Friedrich crowned himself as King Friedrich I in Prussia in 1701 (Friedrich II, known as Frederick the Great, would later achieve the title King of Prussia). Two years previously, he had appointed Johann Friedrich von Eosander (also known as Eosander von Göthe) as the royal architect and sent him to study architectural developments in Italy and France, particularly the Palace of Versailles. On his return in 1702, Eosander began to extend the palace, starting with two side wings to enclose a large courtyard, and the main palace was extended on both sides. Sophie Charlotte died in 1705 and Friedrich named the palace and its estate Charlottenburg in her memory. In the following years, the Orangery was built on the west of the palace and the central area was extended with a large domed tower and a larger vestibule. On top of the dome is a wind vane in the form of a gilded statue representing Fortune designed by Andreas Heidt. The Orangery was originally used to overwinter rare plants. During the summer months, when over 500 orange, citrus and sour orange trees decorated the baroque garden, the Orangery regularly was the gorgeous scene of courtly festivities.
Inside the palace, was a room described as 'the eighth wonder of the world', the Amber Room, a room with its walls surfaced in decorative amber. It was designed by Andreas Schlüter and its construction by the Danish amber craftsman Gottfried Wolfram started in 1701. Friedrich Wilhelm I gave the Amber Room to Tsar Peter the Great as a present in 1716.
When Friedrich I died in 1713, he was succeeded by his son, Friedrich Wilhelm I whose building plans were less ambitious, although he did ensure that the building was properly maintained. Building was resumed after his son Friedrich II (Frederick the Great) came to the throne in 1740. During that year, stables for his personal guard regiment were completed to the south of the Orangery wing and work was started on the east wing. The building of the new wing was supervised by Georg Wenzeslaus von Knobelsdorff, the Superintendent of all the Royal Palaces, who largely followed Eosander's design. The decoration of the exterior was relatively simple but the interior furnishings were lavish. The ground floor was intended for Frederick's wife Elisabeth Christine, who, preferring Schönhausen Palace, was only an occasional visitor. The decoration of the upper floor, which included the White Hall, the Banqueting Hall, the Throne Room and the Golden Gallery, was lavish and was designed mainly by Johann August Nahl. In 1747, a second apartment for the king was prepared in the distant eastern part of the wing. During this time, Sanssouci was being built at Potsdam and once this was completed Frederick was only an occasional visitor to Charlottenburg.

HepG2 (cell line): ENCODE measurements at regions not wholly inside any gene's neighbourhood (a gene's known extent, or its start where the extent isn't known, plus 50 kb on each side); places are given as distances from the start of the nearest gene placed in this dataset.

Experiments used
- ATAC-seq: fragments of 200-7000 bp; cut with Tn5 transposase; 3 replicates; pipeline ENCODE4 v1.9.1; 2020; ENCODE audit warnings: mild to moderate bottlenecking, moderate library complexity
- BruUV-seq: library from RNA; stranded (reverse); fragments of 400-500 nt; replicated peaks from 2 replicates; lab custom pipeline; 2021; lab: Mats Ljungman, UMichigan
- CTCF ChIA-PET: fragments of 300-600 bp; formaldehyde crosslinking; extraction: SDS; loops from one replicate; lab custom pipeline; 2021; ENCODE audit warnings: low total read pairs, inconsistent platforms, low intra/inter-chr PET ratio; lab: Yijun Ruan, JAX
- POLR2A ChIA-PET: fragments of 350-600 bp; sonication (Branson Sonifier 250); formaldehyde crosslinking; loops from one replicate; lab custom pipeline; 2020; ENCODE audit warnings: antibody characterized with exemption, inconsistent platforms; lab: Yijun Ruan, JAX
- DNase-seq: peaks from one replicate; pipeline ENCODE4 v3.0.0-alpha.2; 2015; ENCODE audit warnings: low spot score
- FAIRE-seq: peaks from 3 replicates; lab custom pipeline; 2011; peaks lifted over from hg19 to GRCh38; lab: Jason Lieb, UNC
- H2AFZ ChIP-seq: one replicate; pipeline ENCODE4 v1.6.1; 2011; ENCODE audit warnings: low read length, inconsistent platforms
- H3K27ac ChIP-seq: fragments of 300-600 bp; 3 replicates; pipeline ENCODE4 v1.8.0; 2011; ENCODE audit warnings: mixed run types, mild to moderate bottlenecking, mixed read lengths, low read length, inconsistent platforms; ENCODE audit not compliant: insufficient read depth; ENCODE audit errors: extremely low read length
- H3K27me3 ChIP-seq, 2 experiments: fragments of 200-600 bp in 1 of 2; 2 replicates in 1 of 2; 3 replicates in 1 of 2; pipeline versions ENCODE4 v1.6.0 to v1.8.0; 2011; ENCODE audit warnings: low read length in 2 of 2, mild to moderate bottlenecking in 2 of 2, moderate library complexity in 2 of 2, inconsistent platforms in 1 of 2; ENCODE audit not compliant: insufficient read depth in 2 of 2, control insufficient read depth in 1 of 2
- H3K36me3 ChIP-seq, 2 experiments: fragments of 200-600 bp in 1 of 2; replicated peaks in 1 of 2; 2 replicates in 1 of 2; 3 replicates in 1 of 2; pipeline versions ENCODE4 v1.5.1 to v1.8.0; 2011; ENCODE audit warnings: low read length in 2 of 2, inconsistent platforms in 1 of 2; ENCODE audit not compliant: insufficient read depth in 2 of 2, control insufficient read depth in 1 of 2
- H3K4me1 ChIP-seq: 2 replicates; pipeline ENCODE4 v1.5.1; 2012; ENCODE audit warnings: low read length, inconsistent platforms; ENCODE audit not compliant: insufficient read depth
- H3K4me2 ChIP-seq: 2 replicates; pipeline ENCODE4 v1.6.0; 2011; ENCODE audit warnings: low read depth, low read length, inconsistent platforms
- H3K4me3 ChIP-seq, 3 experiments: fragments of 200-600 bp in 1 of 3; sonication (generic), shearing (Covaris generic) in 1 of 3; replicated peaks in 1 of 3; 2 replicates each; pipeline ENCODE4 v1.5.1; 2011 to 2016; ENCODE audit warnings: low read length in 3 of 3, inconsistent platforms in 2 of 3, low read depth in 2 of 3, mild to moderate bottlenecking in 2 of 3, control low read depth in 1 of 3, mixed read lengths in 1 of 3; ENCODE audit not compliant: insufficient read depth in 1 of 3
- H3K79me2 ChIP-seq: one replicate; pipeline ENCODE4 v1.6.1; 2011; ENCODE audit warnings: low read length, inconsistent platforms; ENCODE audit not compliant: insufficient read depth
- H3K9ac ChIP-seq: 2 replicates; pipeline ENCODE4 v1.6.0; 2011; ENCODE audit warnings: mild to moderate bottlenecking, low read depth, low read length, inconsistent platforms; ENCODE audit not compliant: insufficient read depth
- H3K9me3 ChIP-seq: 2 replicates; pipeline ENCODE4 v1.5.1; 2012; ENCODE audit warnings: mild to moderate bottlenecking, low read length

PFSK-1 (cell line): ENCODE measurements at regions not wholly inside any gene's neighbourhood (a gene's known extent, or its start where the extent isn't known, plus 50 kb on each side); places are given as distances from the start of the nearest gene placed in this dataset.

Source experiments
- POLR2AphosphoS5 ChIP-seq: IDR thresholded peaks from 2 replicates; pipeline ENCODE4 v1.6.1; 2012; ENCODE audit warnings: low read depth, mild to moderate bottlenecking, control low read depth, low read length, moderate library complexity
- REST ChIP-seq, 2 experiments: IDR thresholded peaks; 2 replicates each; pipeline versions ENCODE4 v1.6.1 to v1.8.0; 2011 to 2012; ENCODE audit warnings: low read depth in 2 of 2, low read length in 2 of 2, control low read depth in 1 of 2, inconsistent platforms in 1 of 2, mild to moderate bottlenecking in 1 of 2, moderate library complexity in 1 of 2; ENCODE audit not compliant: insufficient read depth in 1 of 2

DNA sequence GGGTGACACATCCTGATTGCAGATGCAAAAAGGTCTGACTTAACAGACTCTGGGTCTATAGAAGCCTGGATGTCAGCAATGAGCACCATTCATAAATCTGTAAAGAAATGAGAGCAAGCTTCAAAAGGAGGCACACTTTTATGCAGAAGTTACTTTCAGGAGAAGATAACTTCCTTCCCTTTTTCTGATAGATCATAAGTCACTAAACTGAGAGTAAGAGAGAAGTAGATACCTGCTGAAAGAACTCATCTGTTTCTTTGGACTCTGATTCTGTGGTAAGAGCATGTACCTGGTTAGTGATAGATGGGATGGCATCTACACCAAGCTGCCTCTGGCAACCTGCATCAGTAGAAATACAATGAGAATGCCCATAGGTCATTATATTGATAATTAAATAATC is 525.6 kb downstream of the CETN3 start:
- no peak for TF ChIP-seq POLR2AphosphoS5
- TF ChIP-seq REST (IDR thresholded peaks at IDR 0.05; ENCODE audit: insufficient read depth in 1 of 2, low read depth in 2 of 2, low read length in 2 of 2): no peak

In 1786, Frederick was succeeded by his nephew Friedrich Wilhelm II who transformed five rooms on the ground floor of the east wing into his summer quarters and part of the upper floor into Winter Chambers, although he did not live long enough to use them. His son, Friedrich Wilhelm III came to the throne in 1797 and reigned with his wife, Queen Luise for 43 years. They spent much of this time living in the east wing of Charlottenburg. Their eldest son, Friedrich Wilhelm IV, who reigned from 1840 to 1861, lived in the upper storey of the central palace building. After Friedrich Wilhelm IV died, the only other royal resident of the palace was Friedrich III who reigned for 99 days in 1888.
The palace was badly damaged in 1943 during the Second World War. In 1951, the war-damaged Stadtschloss in East Berlin was demolished and, as the damage to Charlottenburg was at least as serious, it was feared that it would also be demolished. However, following the efforts of Margarete Kühn, the Director of the State Palaces and Gardens, it was rebuilt to its former condition, with gigantic modern ceiling paintings by Hann Trier.
The garden was designed in 1697 in baroque style by Simeon Godeau who had been influenced by André Le Nôtre, designer of the gardens at Versailles. Godeau's design consisted of geometric patterns, with avenues and moats, which separated the garden from its natural surroundings. Beyond the formal gardens was the Carp Pond. Towards the end of the 18th century, a less formal, more natural-looking garden design became fashionable. In 1787 the Royal Gardener Georg Steiner redesigned the garden in the English landscape style for Friedrich Wilhelm II, the work being directed by Peter Joseph Lenné. After the Second World War, the centre of the garden was restored to its previous baroque style.